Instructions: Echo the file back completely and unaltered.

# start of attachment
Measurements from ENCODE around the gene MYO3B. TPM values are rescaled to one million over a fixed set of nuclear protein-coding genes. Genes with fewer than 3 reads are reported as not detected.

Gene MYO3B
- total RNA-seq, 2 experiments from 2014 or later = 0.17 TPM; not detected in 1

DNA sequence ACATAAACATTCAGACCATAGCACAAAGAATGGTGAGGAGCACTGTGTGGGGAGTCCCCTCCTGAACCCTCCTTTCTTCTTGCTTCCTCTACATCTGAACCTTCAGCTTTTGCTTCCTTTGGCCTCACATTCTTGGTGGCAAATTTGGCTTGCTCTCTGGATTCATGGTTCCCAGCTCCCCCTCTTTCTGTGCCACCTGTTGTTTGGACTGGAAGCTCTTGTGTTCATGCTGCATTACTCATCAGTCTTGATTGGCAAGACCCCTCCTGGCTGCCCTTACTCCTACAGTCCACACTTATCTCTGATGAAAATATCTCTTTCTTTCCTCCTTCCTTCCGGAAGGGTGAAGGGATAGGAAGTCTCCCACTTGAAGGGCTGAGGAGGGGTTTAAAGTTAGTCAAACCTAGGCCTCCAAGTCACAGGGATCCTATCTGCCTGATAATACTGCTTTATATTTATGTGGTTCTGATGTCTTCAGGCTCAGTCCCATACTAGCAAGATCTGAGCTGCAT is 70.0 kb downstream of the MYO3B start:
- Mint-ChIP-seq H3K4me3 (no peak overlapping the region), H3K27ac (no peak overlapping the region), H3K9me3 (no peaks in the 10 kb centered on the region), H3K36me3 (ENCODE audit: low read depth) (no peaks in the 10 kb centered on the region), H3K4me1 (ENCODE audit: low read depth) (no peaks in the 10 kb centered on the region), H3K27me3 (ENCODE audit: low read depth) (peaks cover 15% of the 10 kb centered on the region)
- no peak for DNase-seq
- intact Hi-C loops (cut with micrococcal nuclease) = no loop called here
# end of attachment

Measurements from ENCODE around the gene MYO3B. TPM values are rescaled to one million over a fixed set of nuclear protein-coding genes. Genes with fewer than 3 reads are reported as not detected.

Gene MYO3B
- total RNA-seq, 2 experiments from 2014 or later = 0.17 TPM; not detected in 1

DNA sequence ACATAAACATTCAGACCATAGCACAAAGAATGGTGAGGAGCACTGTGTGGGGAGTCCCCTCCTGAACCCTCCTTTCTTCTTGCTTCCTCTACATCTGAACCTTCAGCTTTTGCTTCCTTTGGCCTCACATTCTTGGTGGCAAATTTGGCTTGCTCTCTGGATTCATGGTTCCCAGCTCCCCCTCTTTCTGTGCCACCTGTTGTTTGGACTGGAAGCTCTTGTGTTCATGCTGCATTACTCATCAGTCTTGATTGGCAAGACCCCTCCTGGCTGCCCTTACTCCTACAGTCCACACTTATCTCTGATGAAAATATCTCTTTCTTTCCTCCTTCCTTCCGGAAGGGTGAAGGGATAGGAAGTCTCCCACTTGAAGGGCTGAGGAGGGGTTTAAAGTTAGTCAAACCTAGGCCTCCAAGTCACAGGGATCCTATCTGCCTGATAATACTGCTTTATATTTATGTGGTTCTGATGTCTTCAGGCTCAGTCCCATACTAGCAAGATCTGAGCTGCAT is 70.0 kb downstream of the MYO3B start:
- Mint-ChIP-seq H3K4me3 (no peak overlapping the region), H3K27ac (no peak overlapping the region), H3K9me3 (no peaks in the 10 kb centered on the region), H3K36me3 (ENCODE audit: low read depth) (no peaks in the 10 kb centered on the region), H3K4me1 (ENCODE audit: low read depth) (no peaks in the 10 kb centered on the region), H3K27me3 (ENCODE audit: low read depth) (peaks cover 15% of the 10 kb centered on the region)
- no peak for DNase-seq
- intact Hi-C loops (cut with micrococcal nuclease) = no loop called here